Pictures showed police inside a house in the German town of Montabaur, about 100 kilometers (62 miles) north-west of the city of Frankfurt. Prosecutors also said searches were being carried out further north in the city of Düsseldorf, where Tuesday's doomed flight from Barcelona was bound.
"Both the residence of the co-pilot in Düsseldorf and the residence in Montabaur have been searched," senior prosecutor Ralf Herrenbrück told AFP. Gabriele Wieland, chair of the Montabaur branch of the CDU, told Germany's DPA news agency that Lubitz lived with his parents in Montabaur and kept a flat in Düsseldorf.
French investigators believe Lubitz, 28, deliberately set the Airbus A320 on its fatal descent on Tuesday - locking himself in the cockpit and adjusting the altitude setting on the plane. This is a conclusion reached through audio recordings from one of the downed plane's black boxes.
All 150 passengers aboard the plane were killed when the plane crashed in the French Alps.
Lubitz, a German national, had worked for Germanwings - Lufthansa's budget subsidiary - since September 2013. He qualified at Lufthansa's training center and had 630 hours flying experience.
Much attention is now being focused on Lubitz's motives. According to Marseille prosecutor Brice Robin, Lubitz acted "for a reason we cannot fathom right now but which looks like intent to destroy this aircraft.
"He voluntarily ... allowed the loss of altitude of the plane, which he had no reason to do. He had ... no reason to stop the pilot-in-command from coming back into the cockpit. He had no reason to refuse to answer to the air controller who was alerting him on the loss of altitude," Robin said.
The audio appears to show the captain, who left the cabin briefly, presumably to use the restroom, trying to force his way back in. "You can hear banging to try and smash the door down," Robin said, adding that screams were also heard, although passengers would not have been aware of their fate until the very end.
Robin said that prior to the captain leaving the cockpit, the conversation between the two became stilted. "His responses became very brief. There is no proper exchange as such," he said.
Happy in his job
An acquaintance of Lubitz said the young pilot seemed content in his job.
"He was happy he had the job with Germanwings and he was doing well," said Peter Rücker, a member of the local flight club where Lubitz received his flying license years ago.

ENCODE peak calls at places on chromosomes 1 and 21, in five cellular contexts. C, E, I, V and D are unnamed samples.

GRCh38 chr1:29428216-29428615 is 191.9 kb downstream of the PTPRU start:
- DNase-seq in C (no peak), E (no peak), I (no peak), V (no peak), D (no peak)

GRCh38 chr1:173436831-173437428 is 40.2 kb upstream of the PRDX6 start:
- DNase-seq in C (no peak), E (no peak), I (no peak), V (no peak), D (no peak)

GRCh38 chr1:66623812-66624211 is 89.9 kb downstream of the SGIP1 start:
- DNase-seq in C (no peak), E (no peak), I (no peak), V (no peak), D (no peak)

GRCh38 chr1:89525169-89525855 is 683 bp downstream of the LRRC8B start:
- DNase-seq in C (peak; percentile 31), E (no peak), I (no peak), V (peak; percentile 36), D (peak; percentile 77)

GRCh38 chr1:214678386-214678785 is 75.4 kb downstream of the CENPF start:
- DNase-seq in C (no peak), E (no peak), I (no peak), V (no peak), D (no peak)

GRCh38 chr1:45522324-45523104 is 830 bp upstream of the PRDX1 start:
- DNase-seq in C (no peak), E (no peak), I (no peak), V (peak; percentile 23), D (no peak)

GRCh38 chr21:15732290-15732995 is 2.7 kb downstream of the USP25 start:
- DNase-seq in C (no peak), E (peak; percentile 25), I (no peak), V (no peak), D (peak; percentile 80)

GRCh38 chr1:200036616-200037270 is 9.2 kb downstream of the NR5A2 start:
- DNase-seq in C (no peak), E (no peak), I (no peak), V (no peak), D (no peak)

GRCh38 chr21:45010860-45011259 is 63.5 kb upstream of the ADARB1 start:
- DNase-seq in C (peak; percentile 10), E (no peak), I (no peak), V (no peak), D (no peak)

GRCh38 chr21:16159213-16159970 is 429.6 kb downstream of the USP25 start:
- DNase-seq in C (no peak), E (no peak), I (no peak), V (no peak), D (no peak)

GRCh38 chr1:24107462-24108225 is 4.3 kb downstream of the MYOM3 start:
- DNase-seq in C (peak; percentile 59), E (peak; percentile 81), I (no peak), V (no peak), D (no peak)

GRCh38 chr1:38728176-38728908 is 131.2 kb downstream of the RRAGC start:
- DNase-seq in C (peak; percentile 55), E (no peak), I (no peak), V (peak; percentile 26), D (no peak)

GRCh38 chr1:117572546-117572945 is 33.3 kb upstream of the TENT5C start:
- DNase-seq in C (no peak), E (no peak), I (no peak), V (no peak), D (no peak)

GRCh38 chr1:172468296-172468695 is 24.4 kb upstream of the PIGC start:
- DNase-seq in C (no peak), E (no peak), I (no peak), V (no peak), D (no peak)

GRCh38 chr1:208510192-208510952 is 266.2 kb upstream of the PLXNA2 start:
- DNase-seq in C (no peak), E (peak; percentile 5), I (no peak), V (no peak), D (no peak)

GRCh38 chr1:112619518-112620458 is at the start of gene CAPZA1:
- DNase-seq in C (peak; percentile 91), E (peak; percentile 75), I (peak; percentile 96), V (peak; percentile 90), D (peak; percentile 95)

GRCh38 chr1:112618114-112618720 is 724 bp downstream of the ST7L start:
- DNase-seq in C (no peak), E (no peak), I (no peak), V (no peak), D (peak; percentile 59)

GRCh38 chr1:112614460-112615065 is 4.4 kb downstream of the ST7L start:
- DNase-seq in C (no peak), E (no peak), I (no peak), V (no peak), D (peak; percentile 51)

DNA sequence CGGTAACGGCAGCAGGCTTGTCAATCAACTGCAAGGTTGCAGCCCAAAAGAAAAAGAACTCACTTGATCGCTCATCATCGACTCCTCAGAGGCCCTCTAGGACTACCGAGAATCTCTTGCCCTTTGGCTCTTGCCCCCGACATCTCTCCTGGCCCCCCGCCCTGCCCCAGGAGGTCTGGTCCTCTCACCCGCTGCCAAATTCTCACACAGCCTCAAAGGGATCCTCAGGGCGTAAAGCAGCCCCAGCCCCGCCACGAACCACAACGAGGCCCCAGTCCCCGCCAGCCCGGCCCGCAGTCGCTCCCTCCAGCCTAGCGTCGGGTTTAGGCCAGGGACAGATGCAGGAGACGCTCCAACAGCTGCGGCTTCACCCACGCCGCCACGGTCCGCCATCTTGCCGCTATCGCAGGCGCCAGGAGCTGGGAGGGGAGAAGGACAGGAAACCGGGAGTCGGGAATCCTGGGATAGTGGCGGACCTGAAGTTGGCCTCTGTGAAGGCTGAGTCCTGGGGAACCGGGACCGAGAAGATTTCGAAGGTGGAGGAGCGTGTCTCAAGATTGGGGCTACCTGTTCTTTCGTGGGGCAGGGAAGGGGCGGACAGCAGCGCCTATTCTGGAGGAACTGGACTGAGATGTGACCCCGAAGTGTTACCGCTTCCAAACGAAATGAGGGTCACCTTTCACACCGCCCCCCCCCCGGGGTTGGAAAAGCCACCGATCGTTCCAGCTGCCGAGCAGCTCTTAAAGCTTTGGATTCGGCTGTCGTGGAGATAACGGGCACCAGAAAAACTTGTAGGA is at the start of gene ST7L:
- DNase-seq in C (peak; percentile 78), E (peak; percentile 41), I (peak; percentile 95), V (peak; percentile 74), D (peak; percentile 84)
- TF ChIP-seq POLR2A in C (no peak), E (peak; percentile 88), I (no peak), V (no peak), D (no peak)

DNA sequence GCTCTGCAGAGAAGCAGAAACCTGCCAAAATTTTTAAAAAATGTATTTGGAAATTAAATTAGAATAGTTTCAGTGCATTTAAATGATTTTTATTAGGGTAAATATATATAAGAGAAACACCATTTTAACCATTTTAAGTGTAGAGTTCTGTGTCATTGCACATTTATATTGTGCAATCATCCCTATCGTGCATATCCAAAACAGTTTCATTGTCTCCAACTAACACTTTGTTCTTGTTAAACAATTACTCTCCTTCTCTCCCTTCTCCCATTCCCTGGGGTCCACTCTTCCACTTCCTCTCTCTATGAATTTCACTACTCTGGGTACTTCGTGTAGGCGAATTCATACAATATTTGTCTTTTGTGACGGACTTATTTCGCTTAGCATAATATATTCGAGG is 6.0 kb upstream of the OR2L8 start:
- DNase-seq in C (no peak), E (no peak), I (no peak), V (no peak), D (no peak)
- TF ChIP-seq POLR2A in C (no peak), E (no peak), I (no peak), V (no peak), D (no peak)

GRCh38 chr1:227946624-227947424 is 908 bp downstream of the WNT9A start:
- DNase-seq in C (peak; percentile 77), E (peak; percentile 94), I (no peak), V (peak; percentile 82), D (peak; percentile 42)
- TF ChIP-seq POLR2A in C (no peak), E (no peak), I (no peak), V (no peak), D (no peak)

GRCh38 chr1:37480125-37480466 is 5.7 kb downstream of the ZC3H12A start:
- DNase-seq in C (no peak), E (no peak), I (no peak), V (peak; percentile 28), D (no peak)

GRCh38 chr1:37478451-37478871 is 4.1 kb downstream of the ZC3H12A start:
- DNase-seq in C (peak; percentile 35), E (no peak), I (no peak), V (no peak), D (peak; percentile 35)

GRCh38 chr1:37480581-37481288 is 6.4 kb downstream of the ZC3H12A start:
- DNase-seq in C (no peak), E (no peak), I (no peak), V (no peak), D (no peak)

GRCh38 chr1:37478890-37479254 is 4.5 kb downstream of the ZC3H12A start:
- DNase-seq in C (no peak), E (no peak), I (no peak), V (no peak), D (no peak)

"I'm just speechless. I don't have any explanation for this. Knowing Andreas, this is just inconceivable to me," Rücker said.
"He was a lot of fun, even though he was perhaps sometimes a bit quiet. He was just another boy like so many others here."
A photo taken Lubitz's Facebook page, which has since been deactivated, shows him smiling in front of San Francisco's Golden Gate bridge (seen above).
A "stunned" Lufthansa CEO Carsten Spohr said the airline's air crew were subjected to psychological testing and carefully vetted.
"No matter your safety regulations, no matter how high you set the bar, and we have incredibly high standards, there is no way to rule out such an event," Spohr said.
Spohr said he was "speechless that this aircraft has been deliberately crashed," describing it as the most terrible event in the company's history.
German Chancellor Angela Merkel said on Thursday the news "was purely beyond the power of imagination."
"It shocks me very deeply," she told reporters. "We don't know all of the reasons."
Germanwings captain calms passengers
DW journalist Richard Connor caught a Germanwings flight to the United Kingdom on Thursday. He was due to board the plane when the information on Lubitz started to come through.
"I certainly felt weird getting on the plane," Connor said in an email. "I kind of felt better when the captain gave an inflight announcement."
Here is what the captain said:
"Ladies and gentlemen, good afternoon from the flight deck.
"First of all, great to have you on board. As you can imagine, the whole company of Germanwings still a bit under the impression of the events from Tuesday. It's not easy for us presently to get along with all the things happening and the news just coming out today, they don’t make it better.
"Nevertheless, all our thoughts and compassion are with the victims and the relatives of the victims of course. They may have been our passengers and our colleagues.
"Nevertheless, we have to get back to a regular routine somehow, even though it’s not easy of course, but we have to work of course and you have to travel to your destination, of course so we have to manage it and we will as we have shown in the couple of decades with millions of safe flights.
"We will do it in the future as well and from our side we are ready right now and we will will depart here in a couple of seconds."
jr/kms (AFP, Reuters)